Christmas

In a world where holiday lights and store displays go up even before Thanksgiving, our family tries to maintain a strong distinction between Advent and Christmas. We don’t play “Christmas” music in our home before December 25th, and all the decorations are strictly limited to Advent images. We don’t even buy a tree, let alone put it up, until very close to Christmas Day.

This was Mrs. Yeoman Farmer’s idea, and I’ve grown to really appreciate it. In my family, our tree and decorations typically went up in early December — and came down around New Year’s Day. It’s been wonderful to rediscover the meaning and definition of these different seasons, and to keep our Christmas displays up throughout the entire Christmas season.

This year was no different. Yesterday, Homeschooled Farm Girl and I finally shoveled our 4×4 truck out of its snow-bound prison, fired up the motor, and set out to find our tree. In recent years, we’ve grown accustomed to getting last minute trees for free — or for five bucks at the most. Why pay more for something you’re going to throw away anyhow?

Why? Well, this year we got the answer. The local grocery store had no trees, leaving few options. We could drive 10-12 miles either north or south, and try to find something. Or we could follow the signs to a local Christmas tree farm.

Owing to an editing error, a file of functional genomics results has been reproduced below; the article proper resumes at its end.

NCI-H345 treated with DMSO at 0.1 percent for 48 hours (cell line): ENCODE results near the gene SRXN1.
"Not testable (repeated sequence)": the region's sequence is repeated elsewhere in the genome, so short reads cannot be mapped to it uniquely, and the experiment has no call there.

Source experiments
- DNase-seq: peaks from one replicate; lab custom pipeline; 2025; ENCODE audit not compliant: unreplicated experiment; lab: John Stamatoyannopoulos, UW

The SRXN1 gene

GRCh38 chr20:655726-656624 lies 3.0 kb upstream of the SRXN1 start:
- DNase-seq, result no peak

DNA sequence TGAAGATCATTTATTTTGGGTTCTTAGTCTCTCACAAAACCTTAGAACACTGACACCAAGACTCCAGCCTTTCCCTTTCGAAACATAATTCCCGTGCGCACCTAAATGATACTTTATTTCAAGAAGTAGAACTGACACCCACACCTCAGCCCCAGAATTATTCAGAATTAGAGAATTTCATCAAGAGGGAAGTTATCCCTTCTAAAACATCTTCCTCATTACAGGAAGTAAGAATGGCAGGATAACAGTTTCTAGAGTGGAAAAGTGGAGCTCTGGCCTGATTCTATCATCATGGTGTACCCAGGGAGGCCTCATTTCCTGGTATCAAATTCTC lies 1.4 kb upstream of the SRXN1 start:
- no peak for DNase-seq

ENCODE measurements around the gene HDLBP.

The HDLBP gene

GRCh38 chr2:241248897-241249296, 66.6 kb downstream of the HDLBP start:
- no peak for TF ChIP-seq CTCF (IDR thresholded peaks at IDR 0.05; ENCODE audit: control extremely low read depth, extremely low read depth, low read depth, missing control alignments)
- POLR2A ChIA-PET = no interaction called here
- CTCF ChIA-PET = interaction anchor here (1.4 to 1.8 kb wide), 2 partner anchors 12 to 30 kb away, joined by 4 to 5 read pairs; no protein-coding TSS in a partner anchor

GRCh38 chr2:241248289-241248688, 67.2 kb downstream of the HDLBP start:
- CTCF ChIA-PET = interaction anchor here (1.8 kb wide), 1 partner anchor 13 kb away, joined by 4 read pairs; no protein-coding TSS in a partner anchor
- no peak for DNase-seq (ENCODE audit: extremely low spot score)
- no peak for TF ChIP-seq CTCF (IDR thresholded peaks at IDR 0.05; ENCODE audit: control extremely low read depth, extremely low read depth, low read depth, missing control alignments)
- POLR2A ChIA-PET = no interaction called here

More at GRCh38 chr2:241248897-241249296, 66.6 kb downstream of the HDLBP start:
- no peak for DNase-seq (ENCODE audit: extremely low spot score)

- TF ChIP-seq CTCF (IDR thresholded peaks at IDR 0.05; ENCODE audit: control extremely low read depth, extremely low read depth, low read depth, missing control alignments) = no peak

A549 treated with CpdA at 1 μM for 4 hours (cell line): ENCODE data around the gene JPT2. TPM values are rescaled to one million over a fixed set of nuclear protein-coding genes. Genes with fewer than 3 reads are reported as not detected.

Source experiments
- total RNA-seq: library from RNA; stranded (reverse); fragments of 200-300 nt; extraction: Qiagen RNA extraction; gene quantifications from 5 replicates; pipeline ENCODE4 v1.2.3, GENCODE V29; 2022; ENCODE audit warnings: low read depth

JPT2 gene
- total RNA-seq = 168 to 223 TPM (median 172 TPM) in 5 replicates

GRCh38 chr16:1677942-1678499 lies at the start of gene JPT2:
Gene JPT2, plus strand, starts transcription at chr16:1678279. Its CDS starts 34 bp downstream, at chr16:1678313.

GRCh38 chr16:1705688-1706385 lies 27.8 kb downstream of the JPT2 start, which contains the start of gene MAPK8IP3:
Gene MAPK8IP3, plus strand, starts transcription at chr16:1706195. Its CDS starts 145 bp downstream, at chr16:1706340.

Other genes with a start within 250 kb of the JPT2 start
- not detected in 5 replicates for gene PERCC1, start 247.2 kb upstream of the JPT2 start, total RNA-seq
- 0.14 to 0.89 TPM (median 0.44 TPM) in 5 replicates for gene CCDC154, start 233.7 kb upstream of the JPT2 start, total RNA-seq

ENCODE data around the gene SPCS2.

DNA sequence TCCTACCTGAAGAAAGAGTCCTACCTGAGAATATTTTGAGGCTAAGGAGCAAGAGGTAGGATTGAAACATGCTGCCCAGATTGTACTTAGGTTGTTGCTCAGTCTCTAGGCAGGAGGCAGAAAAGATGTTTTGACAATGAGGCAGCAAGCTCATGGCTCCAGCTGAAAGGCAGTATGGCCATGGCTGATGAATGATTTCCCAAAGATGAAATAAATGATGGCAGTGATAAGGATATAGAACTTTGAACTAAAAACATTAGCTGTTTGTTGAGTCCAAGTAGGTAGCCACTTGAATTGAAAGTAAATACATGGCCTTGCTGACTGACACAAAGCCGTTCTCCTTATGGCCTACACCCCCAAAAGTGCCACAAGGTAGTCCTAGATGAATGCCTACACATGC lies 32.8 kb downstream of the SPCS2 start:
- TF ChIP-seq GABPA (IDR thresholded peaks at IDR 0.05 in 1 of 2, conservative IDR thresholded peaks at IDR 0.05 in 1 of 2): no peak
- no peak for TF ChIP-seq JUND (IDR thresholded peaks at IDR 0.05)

We chose the latter, even though it meant leaving the truck in 4×4 the entire time. The farm itself was a half-mile down a dirt driveway; we never could have reached it with a different vehicle. Once we arrived, we discovered sticker shock: after so many years of picking up cheap last-minute trees, I was amazed to learn that these trees cost upwards of $40. Or more.

The guy did have one tree that was already cut. It was a bit on the short side, but was well-shapen. And he said he’d let it go for twenty bucks. I didn’t want to spend a lot of time hunting for the perfect tree, so I agreed to take the short one.

But more than that, I had a larger reason for buying my tree there: I wanted to get it directly from the farmer, to support his family, and keep the money in our local community. Was $20 more than I was used to spending? Yes. But where was that $20 going? Directly into the pocket of a guy who had spent a lot of time and sweat building a beautiful Christmas tree farm. No middlemen. No brokers. Directly into the farmer’s pocket.

How do you put a pricetag on that? I certainly can’t. That’s why I happily paid the twenty bucks, took the tree home with Homeschooled Farm Girl, and will think about that farmer every time I look at the beautiful tree in our living room.

Merry Christmas to you all.

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